Deeper copy than deepcopy

Cameron Simpson cs at zip.com.au
Tue Oct 27 22:43:09 CET 2009


On 28Oct2009 08:23, I wrote:
| | I wanted to wind up with r being [[1, 2, 3], [1, 2, 999], [1, 2, 3]].
| | What's the right way to construct r as a list of *independent* d lists?
| 
| Well, you would need to write your own. But consider this:
|   x = [1, 2]
|   x.append(x)
| Your deepercopy() function will explode.

I've thought of a comprimise that would work automatically: deepcopy
tracks all the objects in the structure and replicates their multiple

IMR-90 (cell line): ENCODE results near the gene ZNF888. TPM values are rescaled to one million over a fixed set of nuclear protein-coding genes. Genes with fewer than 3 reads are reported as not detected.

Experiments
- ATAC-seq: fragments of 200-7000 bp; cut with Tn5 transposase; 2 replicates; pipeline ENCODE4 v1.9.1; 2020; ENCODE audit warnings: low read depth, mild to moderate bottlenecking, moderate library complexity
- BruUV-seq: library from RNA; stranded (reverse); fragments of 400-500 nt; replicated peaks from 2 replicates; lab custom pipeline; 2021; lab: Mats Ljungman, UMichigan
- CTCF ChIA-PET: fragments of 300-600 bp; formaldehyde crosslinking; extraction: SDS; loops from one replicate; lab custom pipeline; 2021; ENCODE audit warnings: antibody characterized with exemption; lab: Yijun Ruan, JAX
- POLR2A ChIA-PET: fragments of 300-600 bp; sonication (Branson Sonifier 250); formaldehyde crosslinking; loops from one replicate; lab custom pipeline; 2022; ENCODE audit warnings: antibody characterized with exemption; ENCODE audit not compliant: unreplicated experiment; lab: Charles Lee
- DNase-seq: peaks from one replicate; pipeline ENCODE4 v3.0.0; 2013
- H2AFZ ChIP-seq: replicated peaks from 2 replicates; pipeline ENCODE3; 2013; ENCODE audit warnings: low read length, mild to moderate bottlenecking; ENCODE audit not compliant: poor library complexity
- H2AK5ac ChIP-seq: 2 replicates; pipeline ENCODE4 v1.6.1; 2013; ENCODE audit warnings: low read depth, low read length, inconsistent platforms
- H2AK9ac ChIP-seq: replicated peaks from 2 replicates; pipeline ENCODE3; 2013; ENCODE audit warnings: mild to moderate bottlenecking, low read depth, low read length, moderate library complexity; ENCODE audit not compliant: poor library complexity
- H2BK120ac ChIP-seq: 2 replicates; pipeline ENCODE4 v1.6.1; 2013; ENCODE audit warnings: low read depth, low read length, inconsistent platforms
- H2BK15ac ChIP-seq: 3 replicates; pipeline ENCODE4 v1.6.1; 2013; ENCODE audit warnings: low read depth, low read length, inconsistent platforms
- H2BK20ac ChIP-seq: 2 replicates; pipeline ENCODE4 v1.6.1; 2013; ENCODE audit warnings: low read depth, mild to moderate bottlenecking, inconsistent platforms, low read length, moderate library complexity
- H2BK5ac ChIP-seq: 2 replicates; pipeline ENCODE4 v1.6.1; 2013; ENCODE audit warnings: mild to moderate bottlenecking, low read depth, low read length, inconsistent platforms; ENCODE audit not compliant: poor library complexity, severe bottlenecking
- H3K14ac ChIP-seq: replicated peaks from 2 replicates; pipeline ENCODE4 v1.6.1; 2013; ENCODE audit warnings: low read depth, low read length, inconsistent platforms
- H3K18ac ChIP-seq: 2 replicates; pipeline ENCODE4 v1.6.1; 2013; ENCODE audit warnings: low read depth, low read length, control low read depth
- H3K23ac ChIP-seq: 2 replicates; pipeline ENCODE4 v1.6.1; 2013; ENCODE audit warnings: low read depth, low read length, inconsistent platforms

uses. For your purposes, you could write a version of deepcopy that did
a depth-first recursion and only tracked the ancestor objects.

That way the above x.append(x) recursive list would not duplicate the
inner "x", but an "x" in two subbranches of a structure _would_ be
replicated i.e. this:

  x = [1,2]
  y = [x, x]

would get two independent "x"s.

However, it would still mean a recursive structure would get non-independent
"x"s. Which is necessary to avoid an infinite copy but breaks your
requirement.
-- 
Cameron Simpson <cs at zip.com.au> DoD#743
http://www.cskk.ezoshosting.com/cs/

Every technical corrigendum is met by an equally troublesome new defect report.
        - Norman Diamond <diamond at jit.dec.com>



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